But to your question about the main, judging by the boat's reaction to that big gust, if you added even a triple-reefed main to that headsail on that point of sail, you'd be way over-canvassed I think. I sailed in 40-45 with just a reefed main on my Catalina 27 (no headsail). We were on a beam reach and it was a little scary. Lots of shuddering with the rig.

Here is the other video I was talking about. This guy is in much rougher conditions with the same general sail configuration, but is much more comfortable and the boat far less stressed. The conditions are touching F11:

16 Hours Ago 05:50 AM
ScottUK
Re: Big Freakin' Sails

Quote:
Originally Posted by smackdaddy View Post
I agree. But at 50+ knots, I don't think it's really about sail shape anymore - per se. It's more just about stability and directional assistance - and the amount of sail. Sure, ideally you want to blade ANY sail out as much as you can in those conditions (and the one in the video has way too much belly in my opinion - and you can see the results in the one knockdown) - but are you really wanting to shape a foil in wind like that?

To me the video shows that it would be much better if he had a bit less sail out and was heading downwind (like in the other video I posted of the sloop in the F10/11 conditions that was doing much better than this boat). He's definitely pushing the boat in this vid. Even so, it's doing pretty well.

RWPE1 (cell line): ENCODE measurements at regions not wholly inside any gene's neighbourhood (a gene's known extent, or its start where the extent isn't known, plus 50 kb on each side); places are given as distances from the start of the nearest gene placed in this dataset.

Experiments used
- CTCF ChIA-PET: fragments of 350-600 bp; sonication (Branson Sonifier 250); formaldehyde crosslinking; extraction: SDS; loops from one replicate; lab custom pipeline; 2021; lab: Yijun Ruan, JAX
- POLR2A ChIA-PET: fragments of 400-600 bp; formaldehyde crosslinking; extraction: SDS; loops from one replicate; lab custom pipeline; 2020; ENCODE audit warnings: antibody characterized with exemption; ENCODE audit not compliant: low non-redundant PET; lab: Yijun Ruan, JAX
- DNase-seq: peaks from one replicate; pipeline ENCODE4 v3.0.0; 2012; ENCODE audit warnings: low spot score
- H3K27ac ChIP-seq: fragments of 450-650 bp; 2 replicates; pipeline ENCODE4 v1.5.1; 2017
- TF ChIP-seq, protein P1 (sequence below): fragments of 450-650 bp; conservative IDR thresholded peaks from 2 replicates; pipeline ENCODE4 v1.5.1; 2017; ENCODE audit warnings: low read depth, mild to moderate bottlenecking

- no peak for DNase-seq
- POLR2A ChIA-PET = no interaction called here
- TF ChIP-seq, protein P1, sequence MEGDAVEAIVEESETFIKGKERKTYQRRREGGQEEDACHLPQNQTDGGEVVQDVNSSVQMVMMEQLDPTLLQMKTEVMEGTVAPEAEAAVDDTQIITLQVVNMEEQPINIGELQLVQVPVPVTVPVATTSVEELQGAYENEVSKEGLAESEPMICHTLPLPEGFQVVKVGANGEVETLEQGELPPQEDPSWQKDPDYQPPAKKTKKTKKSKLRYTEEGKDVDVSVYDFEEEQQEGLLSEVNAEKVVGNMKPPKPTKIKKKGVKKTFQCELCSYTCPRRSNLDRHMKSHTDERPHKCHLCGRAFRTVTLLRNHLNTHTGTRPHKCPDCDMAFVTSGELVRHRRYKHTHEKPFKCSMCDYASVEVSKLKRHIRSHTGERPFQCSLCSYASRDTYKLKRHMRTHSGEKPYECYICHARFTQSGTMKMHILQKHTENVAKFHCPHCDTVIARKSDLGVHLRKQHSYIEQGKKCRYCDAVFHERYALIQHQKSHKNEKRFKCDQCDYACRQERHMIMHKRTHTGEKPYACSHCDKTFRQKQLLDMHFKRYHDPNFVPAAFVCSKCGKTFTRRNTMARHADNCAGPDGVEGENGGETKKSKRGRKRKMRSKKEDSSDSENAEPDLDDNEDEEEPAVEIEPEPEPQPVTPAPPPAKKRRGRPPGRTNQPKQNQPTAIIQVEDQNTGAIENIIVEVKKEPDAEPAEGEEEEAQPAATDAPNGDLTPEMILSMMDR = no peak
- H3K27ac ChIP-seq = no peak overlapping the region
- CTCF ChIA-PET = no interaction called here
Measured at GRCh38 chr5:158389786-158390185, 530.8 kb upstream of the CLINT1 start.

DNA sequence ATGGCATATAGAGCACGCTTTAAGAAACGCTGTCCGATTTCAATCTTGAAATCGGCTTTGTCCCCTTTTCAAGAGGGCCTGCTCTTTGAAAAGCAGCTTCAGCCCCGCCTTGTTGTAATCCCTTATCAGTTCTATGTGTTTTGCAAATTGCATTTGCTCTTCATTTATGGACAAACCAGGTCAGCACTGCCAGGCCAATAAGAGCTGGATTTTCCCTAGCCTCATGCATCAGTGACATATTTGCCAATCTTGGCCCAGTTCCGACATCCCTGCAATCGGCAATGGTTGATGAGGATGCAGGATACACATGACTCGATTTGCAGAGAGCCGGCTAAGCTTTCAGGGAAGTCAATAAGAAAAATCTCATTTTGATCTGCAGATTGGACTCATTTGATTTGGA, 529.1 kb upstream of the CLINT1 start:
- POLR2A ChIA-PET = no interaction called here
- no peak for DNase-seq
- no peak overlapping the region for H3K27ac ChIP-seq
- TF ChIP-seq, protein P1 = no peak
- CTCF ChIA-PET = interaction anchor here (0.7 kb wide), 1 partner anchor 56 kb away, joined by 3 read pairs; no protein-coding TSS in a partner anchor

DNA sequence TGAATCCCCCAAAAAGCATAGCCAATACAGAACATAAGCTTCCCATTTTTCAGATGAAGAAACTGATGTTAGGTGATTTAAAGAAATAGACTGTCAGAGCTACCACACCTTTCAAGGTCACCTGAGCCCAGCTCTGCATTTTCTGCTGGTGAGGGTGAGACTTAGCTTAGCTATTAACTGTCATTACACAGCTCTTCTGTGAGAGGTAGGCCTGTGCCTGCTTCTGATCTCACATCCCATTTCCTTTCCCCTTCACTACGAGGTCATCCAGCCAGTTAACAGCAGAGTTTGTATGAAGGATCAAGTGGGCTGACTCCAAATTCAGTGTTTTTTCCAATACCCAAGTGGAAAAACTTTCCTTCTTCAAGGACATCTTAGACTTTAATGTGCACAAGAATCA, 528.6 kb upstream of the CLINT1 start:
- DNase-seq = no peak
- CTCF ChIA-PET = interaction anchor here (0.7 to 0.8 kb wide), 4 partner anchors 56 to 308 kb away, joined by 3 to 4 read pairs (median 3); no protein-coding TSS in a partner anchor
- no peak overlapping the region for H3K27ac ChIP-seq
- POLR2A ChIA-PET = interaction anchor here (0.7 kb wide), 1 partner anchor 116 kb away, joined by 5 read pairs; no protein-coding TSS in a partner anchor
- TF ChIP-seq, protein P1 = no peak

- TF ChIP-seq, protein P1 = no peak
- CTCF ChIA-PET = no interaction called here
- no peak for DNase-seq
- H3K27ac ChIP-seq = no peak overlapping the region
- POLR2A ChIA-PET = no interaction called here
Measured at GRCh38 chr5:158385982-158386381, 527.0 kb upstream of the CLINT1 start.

I agree it is more about stability and and directional control and I think a better sail configuration would be greatly improve that. I have beat into similar conditions a few times (with non-furling headsails) with a smaller headsail and reefed main with no issues of stability and directional control and I would think a more balanced helm they likely would have had. Makes me wonder why they did not raise the mainsail and how it would have impacted the interrelationship with the furled headsail and on helm control.

An interesting aside, during one of those times of similar conditions we were doing an offshore race shorthanded (to get to a start point and to meet the rest of our crew for another offshore race) and were in last place. We had another boat in front of us within our sights, We were losing ground on them and I started to pinch a bit. Though the boat dropped in speed 1-1.5Kts we were able to point higher and sail flatter and passed them. When our watch was over the other watch sailed for speed and was overtaken by the boat we had passed. When we got back on I steered as I did previously and we passed them again and eventually beat them over the line. Second to last but at least we beat one boat. I think it shows how a boat that is even somewhat overpowered can really effect VMG. I think this could be applicable to a poorly shaped furling headsail with a tendency to be overpowered at times.